UNC students: Fire chancellor for serving at Gitmo

Sunday, November 17, 2019
 | 
Michael F. Haverluck (OneNewsNow.com)

Guantanamo Bay prison (Gitmo)A former U.S. Army Colonel who served as brigade commander at Cuba’s Guantanamo Bay Detention Camp is being targeted by student activists at the University of North Carolina, Charlotte, who are urging school officials to fire him from his position as campus security chief.

Several action steps to remove 34-year career Army veteran John Bogdan – as listed by The College Fix – have already been staged by the leftist student activist group, called “Coalition to Remove John Bogdan,” which claims students “do not feel safe:”

“Chalking and posters declaring ‘#FireJohnBogdan’”

“Poems by Guantanamo Bay detainees touted and spread on social media”

“Demands that all future administrative hires be vetted by students and faculty”

Scared of what?

The radical organization has accused the associate vice chancellor for safety and security of being a war criminal who oversaw numerous human rights violations while serving at Gitmo.

“We do not feel safe with an accused human rights violator on our campus!” the coalition tweeted November 8. “We do not feel safe with the warden of Guantanamo on our campus! We are concerned, we are scared, we do not feel safe!”

The group that sides with war criminals – including Islamic terrorists – who were detained in the Caribbean high security detention center and claims it represents the whole student body in its call to remove the retired decorated colonel.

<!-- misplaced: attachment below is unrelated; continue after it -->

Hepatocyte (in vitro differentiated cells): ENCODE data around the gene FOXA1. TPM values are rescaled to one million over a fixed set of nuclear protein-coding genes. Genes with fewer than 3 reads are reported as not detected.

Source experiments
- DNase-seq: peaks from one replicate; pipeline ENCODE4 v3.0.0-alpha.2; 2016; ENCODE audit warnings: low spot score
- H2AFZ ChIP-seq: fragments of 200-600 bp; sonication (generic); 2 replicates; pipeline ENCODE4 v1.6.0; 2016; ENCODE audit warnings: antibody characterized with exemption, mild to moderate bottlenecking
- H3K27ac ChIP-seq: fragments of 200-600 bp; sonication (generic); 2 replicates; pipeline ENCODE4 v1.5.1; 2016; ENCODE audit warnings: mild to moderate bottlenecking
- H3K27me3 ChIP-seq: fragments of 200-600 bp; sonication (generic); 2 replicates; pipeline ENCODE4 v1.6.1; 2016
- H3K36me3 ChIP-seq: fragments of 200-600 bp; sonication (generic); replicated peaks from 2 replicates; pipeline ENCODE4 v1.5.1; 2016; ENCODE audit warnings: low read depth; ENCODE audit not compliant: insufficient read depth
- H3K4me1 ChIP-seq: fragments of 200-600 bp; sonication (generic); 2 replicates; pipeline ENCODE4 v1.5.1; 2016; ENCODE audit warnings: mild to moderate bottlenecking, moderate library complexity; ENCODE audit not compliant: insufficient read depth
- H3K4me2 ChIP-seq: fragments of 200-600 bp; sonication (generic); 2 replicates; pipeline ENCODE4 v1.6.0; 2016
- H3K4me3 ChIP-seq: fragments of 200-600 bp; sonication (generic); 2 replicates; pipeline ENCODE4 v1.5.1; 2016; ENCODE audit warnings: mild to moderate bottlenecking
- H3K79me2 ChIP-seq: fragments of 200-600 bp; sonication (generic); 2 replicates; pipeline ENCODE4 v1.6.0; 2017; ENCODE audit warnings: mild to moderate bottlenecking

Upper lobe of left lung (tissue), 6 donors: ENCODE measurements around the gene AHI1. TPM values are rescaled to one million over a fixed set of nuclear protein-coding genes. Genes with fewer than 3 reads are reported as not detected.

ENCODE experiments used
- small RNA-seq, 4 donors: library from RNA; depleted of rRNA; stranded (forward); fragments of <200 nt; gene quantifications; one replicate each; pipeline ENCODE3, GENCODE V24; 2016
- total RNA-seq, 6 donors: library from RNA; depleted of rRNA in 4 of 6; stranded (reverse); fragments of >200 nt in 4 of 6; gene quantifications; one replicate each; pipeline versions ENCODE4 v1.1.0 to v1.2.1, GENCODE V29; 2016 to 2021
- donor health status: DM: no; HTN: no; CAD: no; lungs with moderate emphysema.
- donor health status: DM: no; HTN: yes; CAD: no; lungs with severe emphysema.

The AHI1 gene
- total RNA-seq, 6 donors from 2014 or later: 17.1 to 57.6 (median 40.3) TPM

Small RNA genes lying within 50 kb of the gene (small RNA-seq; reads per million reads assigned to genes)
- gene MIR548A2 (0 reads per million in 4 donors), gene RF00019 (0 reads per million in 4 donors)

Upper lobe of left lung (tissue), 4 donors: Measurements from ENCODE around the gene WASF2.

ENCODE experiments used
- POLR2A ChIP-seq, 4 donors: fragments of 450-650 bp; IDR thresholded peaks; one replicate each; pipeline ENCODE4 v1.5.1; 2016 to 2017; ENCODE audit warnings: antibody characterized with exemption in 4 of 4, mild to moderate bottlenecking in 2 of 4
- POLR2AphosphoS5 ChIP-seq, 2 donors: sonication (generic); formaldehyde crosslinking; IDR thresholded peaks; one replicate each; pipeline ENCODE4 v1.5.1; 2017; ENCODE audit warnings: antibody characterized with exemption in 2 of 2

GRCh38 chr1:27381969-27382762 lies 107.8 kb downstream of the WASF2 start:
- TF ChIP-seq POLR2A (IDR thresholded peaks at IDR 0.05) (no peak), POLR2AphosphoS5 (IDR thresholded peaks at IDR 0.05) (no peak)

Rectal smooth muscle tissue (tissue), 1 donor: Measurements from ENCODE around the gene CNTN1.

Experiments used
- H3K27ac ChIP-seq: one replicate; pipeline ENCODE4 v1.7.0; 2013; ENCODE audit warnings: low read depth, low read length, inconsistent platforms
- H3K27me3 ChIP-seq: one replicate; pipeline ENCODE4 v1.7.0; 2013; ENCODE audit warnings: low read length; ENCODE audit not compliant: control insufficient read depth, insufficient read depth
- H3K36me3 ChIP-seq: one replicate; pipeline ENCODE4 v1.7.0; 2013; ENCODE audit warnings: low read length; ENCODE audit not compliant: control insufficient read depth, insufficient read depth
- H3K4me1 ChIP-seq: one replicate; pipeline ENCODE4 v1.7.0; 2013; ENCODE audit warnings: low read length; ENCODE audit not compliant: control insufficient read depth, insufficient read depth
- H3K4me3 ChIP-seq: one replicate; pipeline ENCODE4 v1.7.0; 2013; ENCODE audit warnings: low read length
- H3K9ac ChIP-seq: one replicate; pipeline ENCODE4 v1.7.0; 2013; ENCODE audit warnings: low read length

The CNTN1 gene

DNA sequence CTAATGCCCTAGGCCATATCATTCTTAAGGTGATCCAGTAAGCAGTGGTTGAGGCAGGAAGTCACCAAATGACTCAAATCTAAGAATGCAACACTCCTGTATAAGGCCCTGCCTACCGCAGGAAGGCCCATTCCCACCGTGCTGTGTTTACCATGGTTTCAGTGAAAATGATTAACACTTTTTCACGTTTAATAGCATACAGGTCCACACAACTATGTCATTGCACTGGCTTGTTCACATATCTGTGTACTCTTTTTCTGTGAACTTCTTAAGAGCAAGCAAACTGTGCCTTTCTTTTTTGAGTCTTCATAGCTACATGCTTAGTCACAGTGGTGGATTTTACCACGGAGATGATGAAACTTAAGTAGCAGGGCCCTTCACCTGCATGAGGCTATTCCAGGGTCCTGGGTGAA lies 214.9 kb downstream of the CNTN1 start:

“On behalf of the UNC Charlotte community, this coalition calls for the immediate termination or resignation of John Bogdan from his employment within the UNC School System,” reads a tweet pinned atop the coalition’s profile. “We do not feel safe.”

Campus radicals have attempted to turn Bogdan’s hire into a racial civil rights issue.

“It is evident that John Bogdan and – by extension of his hire – the University and the Board of Governors have a blatant disregard for Human Rights and People of Color on our Campus,” the coalition wrote in a statement circulated via Twitter campus-wide.

Making it safer

Having formerly held a position as chief of police and chief of operations for Forces Command at Fort Bragg, North Carolina, Bogdan maintained he has been able to concentrate on security matters – instead of the controversy.

“UNC Charlotte is already an incredibly safe place,” Bogdan insisted when emailing The College Fix. “The team responsible for safety and security is dedicated to ensuring it remains as such. My goal is to continue to build and improve the team.”

Adding safety videos, lockdown kits and enhanced community policing are just some of the improvements Bogdan has brought to the campus since he was brought on board earlier this year in January.

“While I haven’t been a member of Niner Nation very long, I have quickly developed a love and appreciation for this community,” he added. “It is my honor to serve it in this way.”

Contrary to the coalition’s contentions, many students on campus are honored and proud to have Bogdan on campus.

“I think hiring him was a fine idea,” UNC Charlotte student Liam McElhaney shared with The Fix. “He used to run one of the most dangerous prisons filled with terrorists. This makes him perfectly qualified to be head of security. He’s a hero.”